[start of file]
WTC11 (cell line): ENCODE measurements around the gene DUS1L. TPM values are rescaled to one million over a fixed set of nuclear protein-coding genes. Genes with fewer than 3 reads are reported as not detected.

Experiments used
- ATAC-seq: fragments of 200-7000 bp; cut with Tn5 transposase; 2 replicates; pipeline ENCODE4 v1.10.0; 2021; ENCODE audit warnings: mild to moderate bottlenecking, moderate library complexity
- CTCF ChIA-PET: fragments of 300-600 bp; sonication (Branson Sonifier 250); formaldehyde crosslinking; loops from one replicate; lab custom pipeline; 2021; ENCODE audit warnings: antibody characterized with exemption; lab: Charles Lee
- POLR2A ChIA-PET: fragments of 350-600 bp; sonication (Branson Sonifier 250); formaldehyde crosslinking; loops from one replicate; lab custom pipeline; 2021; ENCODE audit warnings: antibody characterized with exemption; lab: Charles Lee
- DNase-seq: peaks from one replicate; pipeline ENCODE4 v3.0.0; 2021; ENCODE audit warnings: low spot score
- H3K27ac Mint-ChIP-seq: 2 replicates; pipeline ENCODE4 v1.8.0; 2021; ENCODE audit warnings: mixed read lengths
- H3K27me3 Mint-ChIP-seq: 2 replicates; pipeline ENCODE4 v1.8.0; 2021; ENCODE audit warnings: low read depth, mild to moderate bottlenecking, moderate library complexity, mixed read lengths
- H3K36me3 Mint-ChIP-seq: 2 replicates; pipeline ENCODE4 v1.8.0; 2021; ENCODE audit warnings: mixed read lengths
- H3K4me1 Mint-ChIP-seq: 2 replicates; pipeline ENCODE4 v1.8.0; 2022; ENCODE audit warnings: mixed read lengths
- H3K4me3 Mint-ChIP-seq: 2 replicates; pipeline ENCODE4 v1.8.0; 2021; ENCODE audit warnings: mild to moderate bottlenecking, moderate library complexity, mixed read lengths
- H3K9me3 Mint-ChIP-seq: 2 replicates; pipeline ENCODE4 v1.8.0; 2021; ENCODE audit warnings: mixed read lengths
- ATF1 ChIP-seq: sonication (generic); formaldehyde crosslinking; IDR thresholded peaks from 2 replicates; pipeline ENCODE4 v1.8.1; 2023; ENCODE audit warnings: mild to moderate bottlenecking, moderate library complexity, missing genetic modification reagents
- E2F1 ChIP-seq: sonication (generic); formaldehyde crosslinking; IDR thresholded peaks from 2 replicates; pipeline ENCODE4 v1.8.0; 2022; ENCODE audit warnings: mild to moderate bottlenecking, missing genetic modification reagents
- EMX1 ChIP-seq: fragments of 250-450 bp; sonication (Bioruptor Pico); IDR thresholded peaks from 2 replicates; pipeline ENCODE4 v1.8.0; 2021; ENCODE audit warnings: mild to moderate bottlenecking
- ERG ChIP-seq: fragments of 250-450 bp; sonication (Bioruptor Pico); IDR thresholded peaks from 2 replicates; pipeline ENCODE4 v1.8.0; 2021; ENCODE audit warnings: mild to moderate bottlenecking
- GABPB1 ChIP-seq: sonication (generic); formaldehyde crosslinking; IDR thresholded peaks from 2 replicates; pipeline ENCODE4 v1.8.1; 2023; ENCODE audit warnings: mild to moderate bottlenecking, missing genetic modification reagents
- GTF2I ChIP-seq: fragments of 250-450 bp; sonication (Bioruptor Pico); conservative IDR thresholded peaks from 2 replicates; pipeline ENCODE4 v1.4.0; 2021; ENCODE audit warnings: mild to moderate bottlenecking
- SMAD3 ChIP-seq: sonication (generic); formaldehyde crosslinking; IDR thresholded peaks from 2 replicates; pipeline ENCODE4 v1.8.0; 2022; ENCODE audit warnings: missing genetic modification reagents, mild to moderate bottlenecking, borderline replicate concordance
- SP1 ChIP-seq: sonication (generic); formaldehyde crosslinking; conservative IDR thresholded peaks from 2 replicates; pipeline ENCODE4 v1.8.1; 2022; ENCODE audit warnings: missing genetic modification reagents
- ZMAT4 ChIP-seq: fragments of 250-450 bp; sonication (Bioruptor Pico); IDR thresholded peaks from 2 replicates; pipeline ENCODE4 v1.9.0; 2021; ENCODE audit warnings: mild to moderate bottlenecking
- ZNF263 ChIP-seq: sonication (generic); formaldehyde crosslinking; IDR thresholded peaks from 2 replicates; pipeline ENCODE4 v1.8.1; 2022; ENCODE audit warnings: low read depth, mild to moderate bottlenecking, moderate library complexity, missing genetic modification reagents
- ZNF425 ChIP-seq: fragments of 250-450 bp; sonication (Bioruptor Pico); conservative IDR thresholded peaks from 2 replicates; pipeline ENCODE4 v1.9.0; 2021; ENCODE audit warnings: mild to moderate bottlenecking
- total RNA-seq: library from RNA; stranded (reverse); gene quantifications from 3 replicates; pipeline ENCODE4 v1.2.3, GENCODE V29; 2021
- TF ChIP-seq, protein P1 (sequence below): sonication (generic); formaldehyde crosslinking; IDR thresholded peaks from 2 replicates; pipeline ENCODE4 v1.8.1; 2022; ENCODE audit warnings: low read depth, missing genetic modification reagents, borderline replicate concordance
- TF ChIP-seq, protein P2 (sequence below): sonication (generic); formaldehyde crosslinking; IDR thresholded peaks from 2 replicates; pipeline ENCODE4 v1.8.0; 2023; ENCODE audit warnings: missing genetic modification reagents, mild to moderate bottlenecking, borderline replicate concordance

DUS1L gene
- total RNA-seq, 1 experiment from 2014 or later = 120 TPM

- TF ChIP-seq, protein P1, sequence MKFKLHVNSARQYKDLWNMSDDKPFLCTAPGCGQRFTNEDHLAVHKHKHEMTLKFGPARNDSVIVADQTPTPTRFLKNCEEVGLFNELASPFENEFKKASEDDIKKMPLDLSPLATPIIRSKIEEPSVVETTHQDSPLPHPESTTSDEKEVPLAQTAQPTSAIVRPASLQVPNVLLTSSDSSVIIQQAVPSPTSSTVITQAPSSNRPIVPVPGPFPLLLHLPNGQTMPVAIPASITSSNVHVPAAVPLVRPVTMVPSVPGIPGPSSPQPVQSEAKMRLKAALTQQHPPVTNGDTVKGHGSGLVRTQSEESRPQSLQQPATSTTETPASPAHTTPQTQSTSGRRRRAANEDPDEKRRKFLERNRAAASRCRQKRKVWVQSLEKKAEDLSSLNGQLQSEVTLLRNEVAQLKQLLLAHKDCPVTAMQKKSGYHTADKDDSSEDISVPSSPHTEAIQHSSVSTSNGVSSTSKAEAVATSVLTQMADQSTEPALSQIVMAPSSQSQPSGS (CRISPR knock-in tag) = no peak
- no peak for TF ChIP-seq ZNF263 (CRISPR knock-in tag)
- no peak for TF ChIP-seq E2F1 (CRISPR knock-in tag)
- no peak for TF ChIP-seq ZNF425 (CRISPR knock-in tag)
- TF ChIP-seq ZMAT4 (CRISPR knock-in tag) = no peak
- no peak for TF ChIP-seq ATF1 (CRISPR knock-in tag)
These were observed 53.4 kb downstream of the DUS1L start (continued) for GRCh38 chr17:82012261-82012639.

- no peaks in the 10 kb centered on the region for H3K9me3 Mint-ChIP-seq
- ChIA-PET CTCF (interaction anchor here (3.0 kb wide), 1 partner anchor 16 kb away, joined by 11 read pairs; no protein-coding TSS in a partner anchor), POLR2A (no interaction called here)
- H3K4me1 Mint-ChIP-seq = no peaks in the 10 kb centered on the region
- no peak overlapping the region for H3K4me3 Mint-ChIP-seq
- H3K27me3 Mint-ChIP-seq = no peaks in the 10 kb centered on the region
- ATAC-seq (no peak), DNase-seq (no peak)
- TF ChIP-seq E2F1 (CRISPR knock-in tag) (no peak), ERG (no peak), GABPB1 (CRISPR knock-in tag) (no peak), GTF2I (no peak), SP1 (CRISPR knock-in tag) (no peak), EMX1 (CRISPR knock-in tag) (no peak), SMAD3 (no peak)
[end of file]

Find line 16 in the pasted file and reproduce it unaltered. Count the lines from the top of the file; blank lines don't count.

- ERG ChIP-seq: fragments of 250-450 bp; sonication (Bioruptor Pico); IDR thresholded peaks from 2 replicates; pipeline ENCODE4 v1.8.0; 2021; ENCODE audit warnings: mild to moderate bottlenecking